Brett Darrow has shown us that without vigilance, it's not a question of whether or not power will corrupt. It's merely a question of when. Unless someone thinks this type of police state behavior from law enforcement is a fluke, then perhaps it's time we all started carrying cameras for protection from the excesses of government and to hold government perpetrators accountable for their actions.
My thanks go out to Mr. Darrow for putting himself in harms way by standing up for what he believes.
- Government is not reason, it is not eloquence, it is force; like fire, a troublesome servant and a fearful master. Never for a moment should it be left to irresponsible action - George Washington
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Welcome to Checkpoint USA's blog. Here you'll find general information and discussions regarding growing threats to our right to privacy & travel.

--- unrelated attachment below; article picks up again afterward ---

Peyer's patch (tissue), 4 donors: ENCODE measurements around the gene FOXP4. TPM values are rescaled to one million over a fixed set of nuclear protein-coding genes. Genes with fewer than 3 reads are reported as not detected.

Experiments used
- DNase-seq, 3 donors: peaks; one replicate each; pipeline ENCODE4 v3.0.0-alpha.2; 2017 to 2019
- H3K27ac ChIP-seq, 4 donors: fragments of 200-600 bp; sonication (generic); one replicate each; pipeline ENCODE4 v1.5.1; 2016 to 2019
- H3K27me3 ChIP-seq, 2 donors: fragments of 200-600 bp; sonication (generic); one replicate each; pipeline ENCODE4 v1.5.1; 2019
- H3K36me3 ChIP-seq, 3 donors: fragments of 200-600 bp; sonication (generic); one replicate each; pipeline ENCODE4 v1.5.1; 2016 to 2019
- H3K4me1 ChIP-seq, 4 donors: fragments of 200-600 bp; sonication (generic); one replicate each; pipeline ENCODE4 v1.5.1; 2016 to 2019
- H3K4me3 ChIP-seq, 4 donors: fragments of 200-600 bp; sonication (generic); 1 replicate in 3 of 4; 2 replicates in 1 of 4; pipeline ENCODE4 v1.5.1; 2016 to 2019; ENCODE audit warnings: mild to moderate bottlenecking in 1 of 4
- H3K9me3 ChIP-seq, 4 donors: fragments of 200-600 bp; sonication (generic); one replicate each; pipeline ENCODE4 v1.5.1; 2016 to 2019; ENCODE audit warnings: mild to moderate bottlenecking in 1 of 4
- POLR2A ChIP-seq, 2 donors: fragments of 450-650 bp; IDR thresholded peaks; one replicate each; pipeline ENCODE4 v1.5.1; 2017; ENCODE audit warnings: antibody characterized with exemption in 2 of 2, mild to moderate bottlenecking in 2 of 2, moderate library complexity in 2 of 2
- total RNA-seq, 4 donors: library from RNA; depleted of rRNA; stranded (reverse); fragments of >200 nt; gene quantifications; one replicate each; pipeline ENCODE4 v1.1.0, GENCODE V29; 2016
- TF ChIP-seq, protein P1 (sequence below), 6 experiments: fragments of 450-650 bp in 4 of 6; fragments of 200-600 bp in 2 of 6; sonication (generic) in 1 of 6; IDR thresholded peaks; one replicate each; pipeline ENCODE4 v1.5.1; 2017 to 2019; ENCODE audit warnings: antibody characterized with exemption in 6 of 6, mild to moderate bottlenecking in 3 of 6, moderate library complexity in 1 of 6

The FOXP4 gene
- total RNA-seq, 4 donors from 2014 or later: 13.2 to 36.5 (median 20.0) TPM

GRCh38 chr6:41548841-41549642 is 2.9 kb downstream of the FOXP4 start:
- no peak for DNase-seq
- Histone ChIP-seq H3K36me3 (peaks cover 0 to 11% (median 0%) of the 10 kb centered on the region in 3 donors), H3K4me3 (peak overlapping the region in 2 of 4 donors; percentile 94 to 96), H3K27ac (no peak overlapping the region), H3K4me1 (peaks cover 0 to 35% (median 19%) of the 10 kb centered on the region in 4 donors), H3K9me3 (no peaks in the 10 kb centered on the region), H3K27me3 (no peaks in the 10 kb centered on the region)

While I refer to court cases along with state and federal law frequently in this blog, nothing written here should be construed as legal advice. I am not an attorney. Rather, I'm someone concerned about the growing disregard for individual rights present at all levels of government.
My conclusions are my own based upon personal experience and research. The law is made purposely complex however and varies significantly from place to place and circumstance to circumstance.